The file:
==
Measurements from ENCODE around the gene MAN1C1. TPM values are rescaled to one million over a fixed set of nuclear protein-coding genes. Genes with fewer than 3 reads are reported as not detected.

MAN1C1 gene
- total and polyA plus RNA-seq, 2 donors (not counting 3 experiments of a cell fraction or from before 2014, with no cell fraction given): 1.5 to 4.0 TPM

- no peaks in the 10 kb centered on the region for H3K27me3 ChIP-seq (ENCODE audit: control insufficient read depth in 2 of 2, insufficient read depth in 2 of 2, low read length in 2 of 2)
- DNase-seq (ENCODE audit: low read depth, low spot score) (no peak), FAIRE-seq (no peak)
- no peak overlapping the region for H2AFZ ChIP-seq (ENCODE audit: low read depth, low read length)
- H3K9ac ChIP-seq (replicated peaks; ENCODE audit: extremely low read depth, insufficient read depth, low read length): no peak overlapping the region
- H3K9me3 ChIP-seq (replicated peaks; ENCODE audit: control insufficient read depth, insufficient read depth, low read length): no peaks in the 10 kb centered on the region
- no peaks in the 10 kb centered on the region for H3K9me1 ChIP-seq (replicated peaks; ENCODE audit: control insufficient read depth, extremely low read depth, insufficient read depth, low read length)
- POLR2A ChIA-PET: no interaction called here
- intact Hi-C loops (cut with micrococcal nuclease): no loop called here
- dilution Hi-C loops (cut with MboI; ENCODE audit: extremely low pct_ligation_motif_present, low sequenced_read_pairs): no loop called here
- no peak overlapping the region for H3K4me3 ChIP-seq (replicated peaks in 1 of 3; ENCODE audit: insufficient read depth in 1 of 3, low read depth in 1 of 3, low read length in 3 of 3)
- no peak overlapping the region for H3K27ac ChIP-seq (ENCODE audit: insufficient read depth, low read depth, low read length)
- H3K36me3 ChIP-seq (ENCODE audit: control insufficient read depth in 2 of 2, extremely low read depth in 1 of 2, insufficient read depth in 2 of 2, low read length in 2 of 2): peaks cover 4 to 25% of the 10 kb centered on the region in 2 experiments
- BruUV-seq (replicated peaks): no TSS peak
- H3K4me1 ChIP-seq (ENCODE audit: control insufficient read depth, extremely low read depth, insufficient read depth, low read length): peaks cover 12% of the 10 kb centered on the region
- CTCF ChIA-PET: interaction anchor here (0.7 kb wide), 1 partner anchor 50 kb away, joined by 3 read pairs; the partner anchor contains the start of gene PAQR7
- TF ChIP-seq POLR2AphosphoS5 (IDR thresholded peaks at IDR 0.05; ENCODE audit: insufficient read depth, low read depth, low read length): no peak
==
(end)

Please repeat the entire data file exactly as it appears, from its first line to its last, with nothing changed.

Measurements from ENCODE around the gene MAN1C1. TPM values are rescaled to one million over a fixed set of nuclear protein-coding genes. Genes with fewer than 3 reads are reported as not detected.

MAN1C1 gene
- total and polyA plus RNA-seq, 2 donors (not counting 3 experiments of a cell fraction or from before 2014, with no cell fraction given): 1.5 to 4.0 TPM

- no peaks in the 10 kb centered on the region for H3K27me3 ChIP-seq (ENCODE audit: control insufficient read depth in 2 of 2, insufficient read depth in 2 of 2, low read length in 2 of 2)
- DNase-seq (ENCODE audit: low read depth, low spot score) (no peak), FAIRE-seq (no peak)
- no peak overlapping the region for H2AFZ ChIP-seq (ENCODE audit: low read depth, low read length)
- H3K9ac ChIP-seq (replicated peaks; ENCODE audit: extremely low read depth, insufficient read depth, low read length): no peak overlapping the region
- H3K9me3 ChIP-seq (replicated peaks; ENCODE audit: control insufficient read depth, insufficient read depth, low read length): no peaks in the 10 kb centered on the region
- no peaks in the 10 kb centered on the region for H3K9me1 ChIP-seq (replicated peaks; ENCODE audit: control insufficient read depth, extremely low read depth, insufficient read depth, low read length)
- POLR2A ChIA-PET: no interaction called here
- intact Hi-C loops (cut with micrococcal nuclease): no loop called here
- dilution Hi-C loops (cut with MboI; ENCODE audit: extremely low pct_ligation_motif_present, low sequenced_read_pairs): no loop called here
- no peak overlapping the region for H3K4me3 ChIP-seq (replicated peaks in 1 of 3; ENCODE audit: insufficient read depth in 1 of 3, low read depth in 1 of 3, low read length in 3 of 3)
- no peak overlapping the region for H3K27ac ChIP-seq (ENCODE audit: insufficient read depth, low read depth, low read length)
- H3K36me3 ChIP-seq (ENCODE audit: control insufficient read depth in 2 of 2, extremely low read depth in 1 of 2, insufficient read depth in 2 of 2, low read length in 2 of 2): peaks cover 4 to 25% of the 10 kb centered on the region in 2 experiments
- BruUV-seq (replicated peaks): no TSS peak
- H3K4me1 ChIP-seq (ENCODE audit: control insufficient read depth, extremely low read depth, insufficient read depth, low read length): peaks cover 12% of the 10 kb centered on the region
- CTCF ChIA-PET: interaction anchor here (0.7 kb wide), 1 partner anchor 50 kb away, joined by 3 read pairs; the partner anchor contains the start of gene PAQR7
- TF ChIP-seq POLR2AphosphoS5 (IDR thresholded peaks at IDR 0.05; ENCODE audit: insufficient read depth, low read depth, low read length): no peak